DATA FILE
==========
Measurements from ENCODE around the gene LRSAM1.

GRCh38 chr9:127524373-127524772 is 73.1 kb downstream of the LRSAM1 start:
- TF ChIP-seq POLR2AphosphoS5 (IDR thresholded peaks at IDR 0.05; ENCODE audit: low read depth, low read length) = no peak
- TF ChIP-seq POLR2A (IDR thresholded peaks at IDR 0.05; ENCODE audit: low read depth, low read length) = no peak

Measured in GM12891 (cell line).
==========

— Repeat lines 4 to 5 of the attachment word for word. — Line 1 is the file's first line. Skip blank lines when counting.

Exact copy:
- TF ChIP-seq POLR2A (IDR thresholded peaks at IDR 0.05; ENCODE audit: low read depth, low read length) = no peak

Measured in GM12891 (cell line).